- 10 Meta-Analyses (7 positive, 3 inconclusive); 5 Animal Studies (all positive); 2 Double-Blind Human Trials (1 positive, 1 inconclusive); 5 Human Trials (all positive).
- 8 studies include CBD (all positive); 13 studies include THC )12 positive, 1 inconclusive)
- No. of Leafwell Patients (2021) = 480
- Possible Overall Efficacy: Moderate to high.
Quotes from Studies
Thomas Orvald, MD, a cardiac surgeon, stated the following in a YouTube video he created with the Hemp & Cannabis Foundation, uploaded on Apr. 29, 2009:
“The treatment for glaucoma is to somehow get the [intraocular] pressure down within the globe [of the eye]. It just so happens that one of the many virtues of cannabis is that it has the capability of decreasing intraocular pressure… Cannabis is a very effective way, used properly, to decrease the pressure within the eye and to preserve this wonderful retina back here that transcribes all the visual sights into the brain.” Source: Thomas Orvald, MD. Medical Marijuana Pro Con.
“It has been hypothesized that THC may play a role in neuroprotection. In one study, healthy human subjects were administered a low dose of dronabinol, a synthetic form of THC, and an improvement in optic nerve head blood flow at rest was noted. However, IOP, ocular perfusion pressure (OPP), and mean arterial pressure (MAP) did not show any changes. Also, low-dose oral administration did not induce any psychoactive side effects.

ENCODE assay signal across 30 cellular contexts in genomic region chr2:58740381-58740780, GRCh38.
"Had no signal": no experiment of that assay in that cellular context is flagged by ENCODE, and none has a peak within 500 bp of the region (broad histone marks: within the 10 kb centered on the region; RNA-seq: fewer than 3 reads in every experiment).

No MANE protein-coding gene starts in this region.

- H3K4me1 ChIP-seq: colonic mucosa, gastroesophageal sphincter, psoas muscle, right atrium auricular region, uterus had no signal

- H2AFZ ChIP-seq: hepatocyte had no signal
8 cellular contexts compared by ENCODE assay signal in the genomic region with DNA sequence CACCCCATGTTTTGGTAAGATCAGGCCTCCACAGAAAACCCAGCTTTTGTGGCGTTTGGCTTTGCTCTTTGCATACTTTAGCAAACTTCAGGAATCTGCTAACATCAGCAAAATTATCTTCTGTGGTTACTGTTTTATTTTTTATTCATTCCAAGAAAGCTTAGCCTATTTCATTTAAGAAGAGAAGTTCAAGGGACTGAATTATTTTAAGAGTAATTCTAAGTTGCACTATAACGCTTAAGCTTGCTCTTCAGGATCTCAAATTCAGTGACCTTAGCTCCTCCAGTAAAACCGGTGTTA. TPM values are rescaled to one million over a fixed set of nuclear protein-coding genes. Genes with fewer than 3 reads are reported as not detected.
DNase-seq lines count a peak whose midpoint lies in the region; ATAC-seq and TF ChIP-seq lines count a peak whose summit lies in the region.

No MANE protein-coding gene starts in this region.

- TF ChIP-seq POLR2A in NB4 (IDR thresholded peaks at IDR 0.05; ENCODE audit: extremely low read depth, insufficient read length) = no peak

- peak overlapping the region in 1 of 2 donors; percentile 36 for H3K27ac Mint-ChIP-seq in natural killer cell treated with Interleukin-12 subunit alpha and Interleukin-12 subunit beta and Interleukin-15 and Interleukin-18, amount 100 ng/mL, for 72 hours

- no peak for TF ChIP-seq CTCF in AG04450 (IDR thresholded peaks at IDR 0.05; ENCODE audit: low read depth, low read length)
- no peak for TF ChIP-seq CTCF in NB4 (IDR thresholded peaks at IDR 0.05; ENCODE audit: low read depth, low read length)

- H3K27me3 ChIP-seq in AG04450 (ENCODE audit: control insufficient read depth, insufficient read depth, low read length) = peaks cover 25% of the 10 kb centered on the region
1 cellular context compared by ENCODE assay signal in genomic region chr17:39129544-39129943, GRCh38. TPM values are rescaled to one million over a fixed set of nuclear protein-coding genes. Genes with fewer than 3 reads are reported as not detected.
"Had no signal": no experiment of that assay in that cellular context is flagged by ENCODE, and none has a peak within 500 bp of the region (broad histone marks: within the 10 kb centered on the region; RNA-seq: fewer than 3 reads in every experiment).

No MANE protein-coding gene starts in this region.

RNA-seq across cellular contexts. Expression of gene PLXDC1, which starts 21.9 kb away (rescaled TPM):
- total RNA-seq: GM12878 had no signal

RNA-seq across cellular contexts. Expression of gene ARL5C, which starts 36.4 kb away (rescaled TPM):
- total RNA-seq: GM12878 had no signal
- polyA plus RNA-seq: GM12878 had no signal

In another study in healthy human subjects, oral administration of a slightly higher dose of dronabinol resulted in a significant decrease in IOP and improved retinal arteriovenous passage time, indicating an increase in retinal hemodynamics suggesting potential use in ocular disorders associated with inadequate blood perfusion. This study showed no adverse cardiovascular or respiratory side effects.” Lopez, Maria J., Nataneli, Nathaniel, ‘Cannabis Use For Glaucoma And Associated Pain’
Even though many effective medications are available for glaucoma, some find the side effects intolerable. In such cases, the evidence suggests that medical cannabis could be beneficial for reducing eye pressure associated with glaucoma.
Note that the information in this article does not constitute medical advice.